The recent spate of thefts and lost records at banks and credit companies, which have rendered millions of consumers vulnerable to fraud and identity theft, is nothing new. From Inner City Press:
CitiFinancial on June 6 admitted that it has lost nearly four million consumers' files -- all customers of CitiFinancial's branch system. The files lost include Social Security numbers. While the company expressed shock and predicted that no harm will come of it, it's worth noting (as much of the other press didn't) that CitiFinancial has had this problem before. For example, in Florida in 2002, as reported by the local NBC TV affiliate there,
"[The Naples office of] Citifinancial even left its files in convenient boxes, making it easy for anyone who wanted to cart them away. NBC2 decided to find out what kinds of records were there.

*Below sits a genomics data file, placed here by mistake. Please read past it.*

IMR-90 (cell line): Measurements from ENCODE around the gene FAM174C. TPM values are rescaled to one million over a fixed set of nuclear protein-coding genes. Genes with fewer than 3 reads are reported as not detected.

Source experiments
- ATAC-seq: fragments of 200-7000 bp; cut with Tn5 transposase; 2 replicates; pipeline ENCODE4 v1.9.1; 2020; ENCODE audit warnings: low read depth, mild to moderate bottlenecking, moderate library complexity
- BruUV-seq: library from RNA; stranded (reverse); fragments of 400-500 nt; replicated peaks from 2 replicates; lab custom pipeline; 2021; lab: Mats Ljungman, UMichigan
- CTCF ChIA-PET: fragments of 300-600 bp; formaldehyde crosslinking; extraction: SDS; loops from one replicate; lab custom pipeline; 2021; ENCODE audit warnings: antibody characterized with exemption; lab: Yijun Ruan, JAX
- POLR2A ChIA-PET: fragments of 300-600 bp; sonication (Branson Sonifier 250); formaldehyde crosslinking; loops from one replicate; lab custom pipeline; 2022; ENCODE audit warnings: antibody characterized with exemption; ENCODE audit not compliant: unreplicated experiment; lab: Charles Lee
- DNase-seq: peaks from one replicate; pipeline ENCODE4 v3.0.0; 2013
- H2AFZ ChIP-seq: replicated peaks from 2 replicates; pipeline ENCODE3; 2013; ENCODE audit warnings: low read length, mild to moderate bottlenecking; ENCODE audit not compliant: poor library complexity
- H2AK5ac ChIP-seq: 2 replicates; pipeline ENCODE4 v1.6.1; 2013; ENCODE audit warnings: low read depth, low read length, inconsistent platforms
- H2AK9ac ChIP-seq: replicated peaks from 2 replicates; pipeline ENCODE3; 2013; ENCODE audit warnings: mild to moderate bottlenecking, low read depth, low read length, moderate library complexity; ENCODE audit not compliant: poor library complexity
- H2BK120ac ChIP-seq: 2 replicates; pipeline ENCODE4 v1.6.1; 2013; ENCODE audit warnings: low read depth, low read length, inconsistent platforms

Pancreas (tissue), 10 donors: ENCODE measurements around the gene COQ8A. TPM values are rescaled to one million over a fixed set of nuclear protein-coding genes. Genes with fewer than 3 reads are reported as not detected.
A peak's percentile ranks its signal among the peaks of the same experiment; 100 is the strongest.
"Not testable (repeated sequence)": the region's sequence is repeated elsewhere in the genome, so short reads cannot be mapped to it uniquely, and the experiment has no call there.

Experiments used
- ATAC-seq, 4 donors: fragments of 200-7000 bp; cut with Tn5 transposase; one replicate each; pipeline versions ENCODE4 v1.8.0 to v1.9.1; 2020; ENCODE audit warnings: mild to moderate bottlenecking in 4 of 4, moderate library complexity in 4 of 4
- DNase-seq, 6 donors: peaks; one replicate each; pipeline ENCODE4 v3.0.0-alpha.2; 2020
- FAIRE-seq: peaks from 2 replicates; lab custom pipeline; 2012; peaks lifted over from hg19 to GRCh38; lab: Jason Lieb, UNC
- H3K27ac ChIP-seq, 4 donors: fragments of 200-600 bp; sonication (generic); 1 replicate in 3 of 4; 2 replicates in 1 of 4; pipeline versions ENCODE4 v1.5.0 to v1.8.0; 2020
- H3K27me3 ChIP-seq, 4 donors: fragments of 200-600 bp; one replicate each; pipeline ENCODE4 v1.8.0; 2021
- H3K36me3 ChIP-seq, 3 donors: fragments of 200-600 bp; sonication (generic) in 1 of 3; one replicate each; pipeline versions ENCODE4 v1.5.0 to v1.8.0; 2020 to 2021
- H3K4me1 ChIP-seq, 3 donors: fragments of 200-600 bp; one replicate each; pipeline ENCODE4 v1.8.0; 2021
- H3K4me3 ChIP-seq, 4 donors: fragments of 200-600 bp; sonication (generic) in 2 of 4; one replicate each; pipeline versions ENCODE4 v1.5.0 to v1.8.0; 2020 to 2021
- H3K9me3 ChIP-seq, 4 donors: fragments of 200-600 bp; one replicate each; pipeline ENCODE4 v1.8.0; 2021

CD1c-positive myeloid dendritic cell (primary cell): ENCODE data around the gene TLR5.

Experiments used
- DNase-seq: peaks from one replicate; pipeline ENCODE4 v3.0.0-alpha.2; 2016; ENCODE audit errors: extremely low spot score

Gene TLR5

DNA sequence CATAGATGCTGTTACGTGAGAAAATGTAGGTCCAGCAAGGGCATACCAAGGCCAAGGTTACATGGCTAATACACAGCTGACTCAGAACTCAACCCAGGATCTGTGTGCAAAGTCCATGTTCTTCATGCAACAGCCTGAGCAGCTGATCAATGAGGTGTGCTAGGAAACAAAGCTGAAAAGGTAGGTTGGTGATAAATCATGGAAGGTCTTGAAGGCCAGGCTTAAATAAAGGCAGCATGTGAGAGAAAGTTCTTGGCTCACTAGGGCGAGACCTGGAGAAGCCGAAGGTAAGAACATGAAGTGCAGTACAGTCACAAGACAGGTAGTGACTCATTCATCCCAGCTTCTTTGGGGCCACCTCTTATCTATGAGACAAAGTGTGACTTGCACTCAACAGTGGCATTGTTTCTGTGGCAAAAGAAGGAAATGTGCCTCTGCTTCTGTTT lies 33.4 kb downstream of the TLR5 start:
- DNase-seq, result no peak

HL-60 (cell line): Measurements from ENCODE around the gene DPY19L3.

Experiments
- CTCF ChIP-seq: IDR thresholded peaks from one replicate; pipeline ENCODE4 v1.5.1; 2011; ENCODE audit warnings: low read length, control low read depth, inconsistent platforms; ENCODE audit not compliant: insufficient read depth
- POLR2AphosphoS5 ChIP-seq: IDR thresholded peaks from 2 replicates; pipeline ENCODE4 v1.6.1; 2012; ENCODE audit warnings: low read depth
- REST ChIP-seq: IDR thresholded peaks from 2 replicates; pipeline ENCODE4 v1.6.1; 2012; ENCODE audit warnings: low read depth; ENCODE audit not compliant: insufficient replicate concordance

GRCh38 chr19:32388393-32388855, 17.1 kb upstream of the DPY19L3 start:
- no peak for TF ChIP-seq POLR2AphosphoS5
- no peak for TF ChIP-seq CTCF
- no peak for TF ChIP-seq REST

"What was found surprised even seasoned investigators: drivers license information, credit reports, social security numbers, even bank account numbers - for more than 1,000 people. 'This would be a treasure trove of information for an identity thief. People's names, social security numbers, banking information,' said David White of the Collier County Sheriff's Office Economic Crimes Unit. White said there was enough personal information in the company's trash for an identity thief to bankrupt anyone. He said a thief could easily take over someone's bank accounts with the data contained in the trashed documents..."
Click here to see the original story from the NBC affiliate in Fort Myers, Fla.
(Thanks to Mike Hudson.)